Cri-sis (n.) 1. a situation or period in which things are very uncertain, difficult, or painful, especially a time when action must be taken to avoid complete disaster or breakdown 2. a time when something very important for the future happens or is decided.
When I retired as the "face" of the American anti-war movement in May, I had decided that my group, Camp Casey Peace Institute, would focus on changing the world one person at a time by becoming a humanitarian group: People for Humanity. After Congress gave George another blank check to continue the murder and mayhem in Iraq, we came to the conclusion that it would be better to focus on the people who have been harmed by American corporate imperialism than fight it at home. We decided that our first project would be helping the refugees who have been displaced by the violence and instability in Iraq.
Official figures and anecdotal figures place the number of humans who have fled Iraq to be between two and three million. One million are dead this time (two million in the barbaric sancions period of Clinton) and two million are refugees inside Iraq. Jordan and Syria have absorbed the brunt of this calamity for humanity, which came in the "wolf in neocon clothing" of "freedom." A recent New York Times article correctly identified that Iraqis with means fled to Jordan and the poorer refugees go to Syria.
Our trip must in no way be construed as condemnation or criticism of the governments of Jordan and Syria which are straining at the seams with an influx of new inhabitants who are putting a stress on the already scarce resources of that region. The six of us who traveled here to be witnesses to the crisis and to hear the stories of pain and hardship mixed with resiliency know who is to blame and who should bear the entire cost and who should be providing all support to the refugees inside and outside of Iraq: the government of the USA.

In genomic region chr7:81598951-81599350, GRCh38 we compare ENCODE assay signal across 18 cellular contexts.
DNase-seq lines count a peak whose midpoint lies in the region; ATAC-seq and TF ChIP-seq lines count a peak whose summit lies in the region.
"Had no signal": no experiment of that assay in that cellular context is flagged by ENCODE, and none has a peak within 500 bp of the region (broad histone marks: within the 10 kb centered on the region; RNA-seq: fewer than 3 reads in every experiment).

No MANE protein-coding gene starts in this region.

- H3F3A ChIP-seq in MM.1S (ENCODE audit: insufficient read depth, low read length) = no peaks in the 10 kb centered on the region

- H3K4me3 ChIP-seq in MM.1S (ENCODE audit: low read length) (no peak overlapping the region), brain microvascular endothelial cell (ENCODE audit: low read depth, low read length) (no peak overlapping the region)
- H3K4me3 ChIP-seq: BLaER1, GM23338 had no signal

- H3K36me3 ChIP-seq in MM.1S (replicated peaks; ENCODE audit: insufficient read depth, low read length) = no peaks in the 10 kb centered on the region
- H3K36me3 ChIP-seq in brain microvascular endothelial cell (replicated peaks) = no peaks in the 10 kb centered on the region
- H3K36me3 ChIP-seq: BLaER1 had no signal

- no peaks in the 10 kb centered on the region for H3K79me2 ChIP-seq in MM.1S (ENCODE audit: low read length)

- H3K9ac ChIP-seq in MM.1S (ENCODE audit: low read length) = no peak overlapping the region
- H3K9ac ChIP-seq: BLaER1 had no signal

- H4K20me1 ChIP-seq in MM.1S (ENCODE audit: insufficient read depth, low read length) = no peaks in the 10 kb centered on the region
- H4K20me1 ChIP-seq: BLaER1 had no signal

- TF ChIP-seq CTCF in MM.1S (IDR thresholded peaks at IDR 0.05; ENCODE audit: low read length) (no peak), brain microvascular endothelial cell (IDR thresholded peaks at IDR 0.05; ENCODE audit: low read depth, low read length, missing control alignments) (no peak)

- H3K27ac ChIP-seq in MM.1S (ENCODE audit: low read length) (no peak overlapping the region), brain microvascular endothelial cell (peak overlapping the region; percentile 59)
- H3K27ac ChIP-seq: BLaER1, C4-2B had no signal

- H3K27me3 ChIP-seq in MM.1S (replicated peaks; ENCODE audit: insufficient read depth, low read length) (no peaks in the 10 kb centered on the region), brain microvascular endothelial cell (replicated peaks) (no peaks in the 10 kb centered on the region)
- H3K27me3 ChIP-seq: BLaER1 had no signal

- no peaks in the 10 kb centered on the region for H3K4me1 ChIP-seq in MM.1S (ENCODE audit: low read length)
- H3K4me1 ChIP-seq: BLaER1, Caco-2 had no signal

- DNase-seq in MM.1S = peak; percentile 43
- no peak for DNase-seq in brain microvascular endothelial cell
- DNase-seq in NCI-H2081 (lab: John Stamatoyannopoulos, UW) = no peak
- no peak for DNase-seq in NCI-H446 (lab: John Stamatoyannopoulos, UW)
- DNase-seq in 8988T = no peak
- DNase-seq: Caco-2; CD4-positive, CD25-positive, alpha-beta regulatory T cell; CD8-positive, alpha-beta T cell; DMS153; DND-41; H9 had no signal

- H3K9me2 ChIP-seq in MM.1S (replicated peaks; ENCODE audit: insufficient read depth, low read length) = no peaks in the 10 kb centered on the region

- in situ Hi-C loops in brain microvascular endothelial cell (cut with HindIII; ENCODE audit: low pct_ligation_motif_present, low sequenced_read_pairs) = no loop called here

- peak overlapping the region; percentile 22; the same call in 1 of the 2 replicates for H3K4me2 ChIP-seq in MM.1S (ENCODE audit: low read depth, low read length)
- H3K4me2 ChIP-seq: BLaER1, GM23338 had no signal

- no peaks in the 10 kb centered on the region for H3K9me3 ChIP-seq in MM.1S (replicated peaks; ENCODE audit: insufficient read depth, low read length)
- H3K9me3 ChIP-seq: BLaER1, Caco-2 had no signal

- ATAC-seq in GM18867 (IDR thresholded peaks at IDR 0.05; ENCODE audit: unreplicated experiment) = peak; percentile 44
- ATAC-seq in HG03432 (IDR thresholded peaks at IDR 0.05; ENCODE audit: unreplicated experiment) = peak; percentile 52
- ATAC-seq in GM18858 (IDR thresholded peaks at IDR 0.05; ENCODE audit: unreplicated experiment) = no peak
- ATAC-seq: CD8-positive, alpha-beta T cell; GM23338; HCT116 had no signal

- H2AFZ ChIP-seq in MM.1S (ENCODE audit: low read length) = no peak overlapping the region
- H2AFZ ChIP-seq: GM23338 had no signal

In speaking to refugees that I have met around the world and to the people who work with them here in Jordan, the one thing that the Iraqi people want is stability in their country. The refugee catastrophe is going a long way to destabilize the countries to which the Iraqis flee. If some kind of political stabilization with resulting increase in security doesn't happen in Iraq soon, then solving these issues will become increasingly difficult. Consequently, the first priority of our movements in the states should always be to end the occupation of Iraq.
However, emergency CPR needs to flow to Jordan and Syria immediately to help the Iraqi people and the two mentioned countries. Significantly, both countries also have vast populations of Palestinian refugees that has now become a generational problem. Solving the problems in Israel will help the Palestinian refugees who want the right of return to their homes as well as help solving our own "terrorism" problem at home. This is also an issue that needs to be pressed and exposed back in the states.